740.0011 European War 1939/12126: Telegram

The Ambassador in the Soviet Union (Steinhardt) to the Secretary of State

1155. The French Ambassador called yesterday and read to me the following extract from an article in the London Times of June 11 attributed to the Washington correspondent of that paper.

“It is known, moreover, that the French Ambassador in Moscow, Monsieur Gaston Bergery, born von Kauler, has now assumed the role of spokesman for Germany there. He and not the German Embassy has been assuring Americans that Russia is ready to place her immense resources completely at the disposal of Germany.”

Bergery intimated that this “misinformation” must have been based by the London Times correspondent in Washington upon reports from the Embassy to the Department or despatches from American newspaper men in Moscow. He said that it placed him in a false position with his Government and the French press in that it did not reflect his real sentiments and he feared that it might be taken up by the French press to his disadvantage. He asked me to telegraph the Department to the effect that the role attributed to him was incorrect and had the impertinence not only to request me show him my telegram “without of course disclosing the cipher” but to suggest that he expected a “correction” to be made. I replied that I had of course reported to the Department the views which he had from time to time expressed to me and that he could be quite certain that my telegrams accurately repeated his statements and that therefore he need have no concern that he had been misquoted by me. He was most insistent however that I send a further telegram to the Department on the subject. I assured him that I would fully report our conversation.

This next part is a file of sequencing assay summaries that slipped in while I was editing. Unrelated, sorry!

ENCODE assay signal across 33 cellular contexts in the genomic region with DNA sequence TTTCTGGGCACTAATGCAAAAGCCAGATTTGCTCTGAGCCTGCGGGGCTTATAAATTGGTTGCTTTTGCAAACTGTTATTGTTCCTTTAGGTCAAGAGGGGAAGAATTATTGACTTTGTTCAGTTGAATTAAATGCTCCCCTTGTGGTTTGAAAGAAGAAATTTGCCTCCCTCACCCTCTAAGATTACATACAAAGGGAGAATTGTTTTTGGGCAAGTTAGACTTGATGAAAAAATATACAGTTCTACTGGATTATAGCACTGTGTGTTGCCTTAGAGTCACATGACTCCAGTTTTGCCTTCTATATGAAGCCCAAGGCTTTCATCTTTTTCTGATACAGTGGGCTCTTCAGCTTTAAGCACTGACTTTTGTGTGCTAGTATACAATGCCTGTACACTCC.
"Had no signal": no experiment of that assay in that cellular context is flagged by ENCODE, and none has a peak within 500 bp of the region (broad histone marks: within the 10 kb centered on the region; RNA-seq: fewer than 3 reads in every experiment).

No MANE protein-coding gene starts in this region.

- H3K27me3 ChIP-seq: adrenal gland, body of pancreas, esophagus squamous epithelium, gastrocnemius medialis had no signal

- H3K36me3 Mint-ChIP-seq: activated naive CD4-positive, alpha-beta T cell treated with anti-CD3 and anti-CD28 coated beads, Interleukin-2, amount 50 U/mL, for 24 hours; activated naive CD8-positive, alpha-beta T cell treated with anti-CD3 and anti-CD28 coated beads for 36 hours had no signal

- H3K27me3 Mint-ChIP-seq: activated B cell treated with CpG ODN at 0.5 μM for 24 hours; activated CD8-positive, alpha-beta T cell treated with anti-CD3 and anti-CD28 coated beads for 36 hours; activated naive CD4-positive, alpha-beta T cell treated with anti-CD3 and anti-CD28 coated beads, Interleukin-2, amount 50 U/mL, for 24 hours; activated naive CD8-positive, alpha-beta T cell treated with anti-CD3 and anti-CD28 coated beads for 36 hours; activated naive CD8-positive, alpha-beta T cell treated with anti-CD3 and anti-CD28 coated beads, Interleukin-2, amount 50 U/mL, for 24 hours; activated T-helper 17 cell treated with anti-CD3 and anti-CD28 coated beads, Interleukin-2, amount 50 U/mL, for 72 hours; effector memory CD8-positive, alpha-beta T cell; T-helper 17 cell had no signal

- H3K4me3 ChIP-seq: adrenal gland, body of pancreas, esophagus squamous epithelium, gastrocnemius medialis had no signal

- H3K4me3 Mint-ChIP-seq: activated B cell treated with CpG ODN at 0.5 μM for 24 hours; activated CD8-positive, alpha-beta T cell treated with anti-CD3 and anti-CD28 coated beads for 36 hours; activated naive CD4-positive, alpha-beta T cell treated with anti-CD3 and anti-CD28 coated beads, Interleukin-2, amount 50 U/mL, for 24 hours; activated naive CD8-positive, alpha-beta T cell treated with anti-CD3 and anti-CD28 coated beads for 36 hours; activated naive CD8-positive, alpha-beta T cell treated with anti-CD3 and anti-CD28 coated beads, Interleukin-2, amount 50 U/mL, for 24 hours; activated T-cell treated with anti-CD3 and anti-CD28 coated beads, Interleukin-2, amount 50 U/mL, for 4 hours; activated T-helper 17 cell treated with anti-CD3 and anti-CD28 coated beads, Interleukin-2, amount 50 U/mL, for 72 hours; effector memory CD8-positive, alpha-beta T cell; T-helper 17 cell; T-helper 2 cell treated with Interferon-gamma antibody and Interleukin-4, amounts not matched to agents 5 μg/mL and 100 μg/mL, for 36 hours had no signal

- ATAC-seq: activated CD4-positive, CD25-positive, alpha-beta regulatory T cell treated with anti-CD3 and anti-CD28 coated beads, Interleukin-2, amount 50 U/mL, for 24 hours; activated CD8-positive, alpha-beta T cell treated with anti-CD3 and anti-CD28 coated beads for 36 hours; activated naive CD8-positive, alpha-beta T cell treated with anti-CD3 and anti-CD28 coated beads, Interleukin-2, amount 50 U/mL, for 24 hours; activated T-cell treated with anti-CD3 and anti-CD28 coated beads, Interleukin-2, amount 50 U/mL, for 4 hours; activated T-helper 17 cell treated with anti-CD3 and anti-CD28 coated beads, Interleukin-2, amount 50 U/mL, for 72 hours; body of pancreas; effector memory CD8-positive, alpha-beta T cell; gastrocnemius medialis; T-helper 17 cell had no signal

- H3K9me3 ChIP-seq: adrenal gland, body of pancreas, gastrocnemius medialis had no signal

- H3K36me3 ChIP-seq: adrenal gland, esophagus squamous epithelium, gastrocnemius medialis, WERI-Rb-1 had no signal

I gained the impression that Bergery intends to make a public [Page 174] denial of the role attributed to him by the Washington correspondent of the London Times and is desirous of employing my name in support of his denial.

In my opinion this incident clearly evidences Bergery’s desire to carry out the present Vichy policy of collaboration with Berlin while at the same time concealing his active participation in such collaboration from the general public. This attitude is presumably based upon the hope that his status in France may not be impaired beyond all chance of redemption in the event that the present Vichy policy should collapse, or should there at some future time be a revulsion of feeling in France against the individuals who played outstanding roles in the present policy of collaboration. This conclusion is entirely consistent with my appraisal of Bergery’s character.

As I am at a complete loss to understand from what source the Washington correspondent of the London Times may have obtained his information, I would appreciate the Department’s instructions.